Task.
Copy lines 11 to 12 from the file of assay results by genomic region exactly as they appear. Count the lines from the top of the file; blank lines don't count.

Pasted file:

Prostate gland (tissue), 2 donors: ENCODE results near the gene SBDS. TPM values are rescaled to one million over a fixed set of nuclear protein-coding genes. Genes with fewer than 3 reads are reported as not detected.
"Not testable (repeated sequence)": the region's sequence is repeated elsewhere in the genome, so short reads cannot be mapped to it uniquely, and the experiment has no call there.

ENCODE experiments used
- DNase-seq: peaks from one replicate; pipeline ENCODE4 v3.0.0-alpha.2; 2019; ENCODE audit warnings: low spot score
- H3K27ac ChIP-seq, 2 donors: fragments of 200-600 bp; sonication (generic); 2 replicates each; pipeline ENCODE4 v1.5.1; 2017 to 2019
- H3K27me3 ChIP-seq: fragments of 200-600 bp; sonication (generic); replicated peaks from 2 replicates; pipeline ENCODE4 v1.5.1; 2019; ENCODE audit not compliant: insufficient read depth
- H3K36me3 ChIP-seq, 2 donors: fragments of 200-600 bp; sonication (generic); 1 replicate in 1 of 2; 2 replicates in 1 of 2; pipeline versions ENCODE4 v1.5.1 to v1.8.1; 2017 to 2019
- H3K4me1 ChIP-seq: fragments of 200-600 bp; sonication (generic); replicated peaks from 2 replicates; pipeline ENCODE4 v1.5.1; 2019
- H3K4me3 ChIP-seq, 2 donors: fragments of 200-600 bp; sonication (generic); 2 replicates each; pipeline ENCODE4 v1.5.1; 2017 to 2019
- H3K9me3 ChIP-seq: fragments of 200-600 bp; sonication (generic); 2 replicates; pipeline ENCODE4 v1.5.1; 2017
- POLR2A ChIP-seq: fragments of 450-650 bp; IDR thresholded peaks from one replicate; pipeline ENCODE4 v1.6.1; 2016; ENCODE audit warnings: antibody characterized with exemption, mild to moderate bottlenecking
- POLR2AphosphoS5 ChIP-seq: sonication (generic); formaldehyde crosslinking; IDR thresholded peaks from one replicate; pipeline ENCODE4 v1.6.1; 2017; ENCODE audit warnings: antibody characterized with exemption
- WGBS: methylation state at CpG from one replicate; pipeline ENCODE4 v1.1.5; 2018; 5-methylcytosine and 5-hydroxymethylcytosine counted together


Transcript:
- POLR2A ChIP-seq: fragments of 450-650 bp; IDR thresholded peaks from one replicate; pipeline ENCODE4 v1.6.1; 2016; ENCODE audit warnings: antibody characterized with exemption, mild to moderate bottlenecking
- POLR2AphosphoS5 ChIP-seq: sonication (generic); formaldehyde crosslinking; IDR thresholded peaks from one replicate; pipeline ENCODE4 v1.6.1; 2017; ENCODE audit warnings: antibody characterized with exemption